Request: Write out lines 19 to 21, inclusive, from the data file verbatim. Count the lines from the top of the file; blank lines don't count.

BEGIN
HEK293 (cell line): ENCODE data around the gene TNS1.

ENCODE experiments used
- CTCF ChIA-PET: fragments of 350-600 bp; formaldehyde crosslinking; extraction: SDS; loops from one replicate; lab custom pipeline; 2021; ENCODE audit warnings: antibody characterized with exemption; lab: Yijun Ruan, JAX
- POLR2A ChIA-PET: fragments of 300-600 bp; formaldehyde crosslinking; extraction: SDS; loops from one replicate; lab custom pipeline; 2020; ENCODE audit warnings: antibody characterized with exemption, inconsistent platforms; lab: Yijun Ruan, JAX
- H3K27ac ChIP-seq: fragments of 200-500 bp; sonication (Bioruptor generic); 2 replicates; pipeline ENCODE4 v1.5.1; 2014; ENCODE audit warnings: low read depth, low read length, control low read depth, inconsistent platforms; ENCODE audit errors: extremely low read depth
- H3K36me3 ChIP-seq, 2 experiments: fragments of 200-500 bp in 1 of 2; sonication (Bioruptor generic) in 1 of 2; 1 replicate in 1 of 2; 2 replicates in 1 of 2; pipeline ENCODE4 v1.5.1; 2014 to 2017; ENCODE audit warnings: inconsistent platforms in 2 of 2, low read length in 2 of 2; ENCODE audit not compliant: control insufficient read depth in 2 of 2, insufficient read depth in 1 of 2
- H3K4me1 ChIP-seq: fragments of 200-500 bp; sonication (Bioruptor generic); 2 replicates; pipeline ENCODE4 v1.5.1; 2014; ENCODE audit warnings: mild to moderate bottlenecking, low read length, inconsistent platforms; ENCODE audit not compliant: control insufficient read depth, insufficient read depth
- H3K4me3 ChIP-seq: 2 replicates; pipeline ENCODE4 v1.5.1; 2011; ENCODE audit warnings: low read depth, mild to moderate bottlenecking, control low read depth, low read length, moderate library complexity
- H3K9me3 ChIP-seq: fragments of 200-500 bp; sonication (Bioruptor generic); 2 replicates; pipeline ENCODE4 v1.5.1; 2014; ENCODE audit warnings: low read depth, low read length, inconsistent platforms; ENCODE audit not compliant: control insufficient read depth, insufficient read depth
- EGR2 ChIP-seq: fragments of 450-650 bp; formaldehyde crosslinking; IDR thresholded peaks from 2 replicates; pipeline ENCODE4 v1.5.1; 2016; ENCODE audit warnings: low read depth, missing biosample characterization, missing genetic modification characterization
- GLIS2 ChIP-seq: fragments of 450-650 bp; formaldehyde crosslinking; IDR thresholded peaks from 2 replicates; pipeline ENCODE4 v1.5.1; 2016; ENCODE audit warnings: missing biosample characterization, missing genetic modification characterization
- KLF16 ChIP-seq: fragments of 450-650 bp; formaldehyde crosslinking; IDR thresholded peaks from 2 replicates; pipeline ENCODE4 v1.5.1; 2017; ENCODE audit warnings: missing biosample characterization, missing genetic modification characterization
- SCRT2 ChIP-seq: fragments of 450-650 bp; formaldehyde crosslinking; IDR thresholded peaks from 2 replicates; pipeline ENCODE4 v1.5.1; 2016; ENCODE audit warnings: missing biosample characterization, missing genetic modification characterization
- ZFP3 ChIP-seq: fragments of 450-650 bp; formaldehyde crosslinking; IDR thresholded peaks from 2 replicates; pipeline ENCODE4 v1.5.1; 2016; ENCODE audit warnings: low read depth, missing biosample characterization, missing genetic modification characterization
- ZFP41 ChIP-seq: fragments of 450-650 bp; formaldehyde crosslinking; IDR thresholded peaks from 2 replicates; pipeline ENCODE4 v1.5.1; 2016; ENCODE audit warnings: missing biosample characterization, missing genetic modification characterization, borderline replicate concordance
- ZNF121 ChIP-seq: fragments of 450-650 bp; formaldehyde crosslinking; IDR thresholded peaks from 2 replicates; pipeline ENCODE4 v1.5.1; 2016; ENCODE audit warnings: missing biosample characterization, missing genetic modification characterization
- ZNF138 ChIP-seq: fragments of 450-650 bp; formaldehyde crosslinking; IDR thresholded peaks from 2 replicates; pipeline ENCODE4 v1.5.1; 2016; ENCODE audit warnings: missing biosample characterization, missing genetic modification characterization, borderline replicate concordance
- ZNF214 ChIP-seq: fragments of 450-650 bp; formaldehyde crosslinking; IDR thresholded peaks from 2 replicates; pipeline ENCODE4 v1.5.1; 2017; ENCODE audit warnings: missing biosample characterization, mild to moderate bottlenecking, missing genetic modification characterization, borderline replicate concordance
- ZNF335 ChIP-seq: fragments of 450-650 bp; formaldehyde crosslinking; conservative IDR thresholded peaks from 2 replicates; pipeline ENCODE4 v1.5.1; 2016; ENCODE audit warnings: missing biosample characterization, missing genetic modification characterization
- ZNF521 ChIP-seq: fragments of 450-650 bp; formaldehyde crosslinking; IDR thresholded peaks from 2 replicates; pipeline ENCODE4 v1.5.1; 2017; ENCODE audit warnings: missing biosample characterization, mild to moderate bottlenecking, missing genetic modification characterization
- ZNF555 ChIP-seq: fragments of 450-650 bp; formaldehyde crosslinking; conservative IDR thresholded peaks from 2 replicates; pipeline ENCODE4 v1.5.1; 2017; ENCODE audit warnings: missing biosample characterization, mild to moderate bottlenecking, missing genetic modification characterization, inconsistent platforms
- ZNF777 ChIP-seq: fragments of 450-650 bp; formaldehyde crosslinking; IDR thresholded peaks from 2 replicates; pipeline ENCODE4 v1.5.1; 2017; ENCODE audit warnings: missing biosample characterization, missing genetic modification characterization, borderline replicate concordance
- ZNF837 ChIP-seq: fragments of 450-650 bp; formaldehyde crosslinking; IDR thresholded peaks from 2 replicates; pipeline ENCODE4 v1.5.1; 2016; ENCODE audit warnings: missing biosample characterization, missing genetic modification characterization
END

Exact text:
- ZNF335 ChIP-seq: fragments of 450-650 bp; formaldehyde crosslinking; conservative IDR thresholded peaks from 2 replicates; pipeline ENCODE4 v1.5.1; 2016; ENCODE audit warnings: missing biosample characterization, missing genetic modification characterization
- ZNF521 ChIP-seq: fragments of 450-650 bp; formaldehyde crosslinking; IDR thresholded peaks from 2 replicates; pipeline ENCODE4 v1.5.1; 2017; ENCODE audit warnings: missing biosample characterization, mild to moderate bottlenecking, missing genetic modification characterization
- ZNF555 ChIP-seq: fragments of 450-650 bp; formaldehyde crosslinking; conservative IDR thresholded peaks from 2 replicates; pipeline ENCODE4 v1.5.1; 2017; ENCODE audit warnings: missing biosample characterization, mild to moderate bottlenecking, missing genetic modification characterization, inconsistent platforms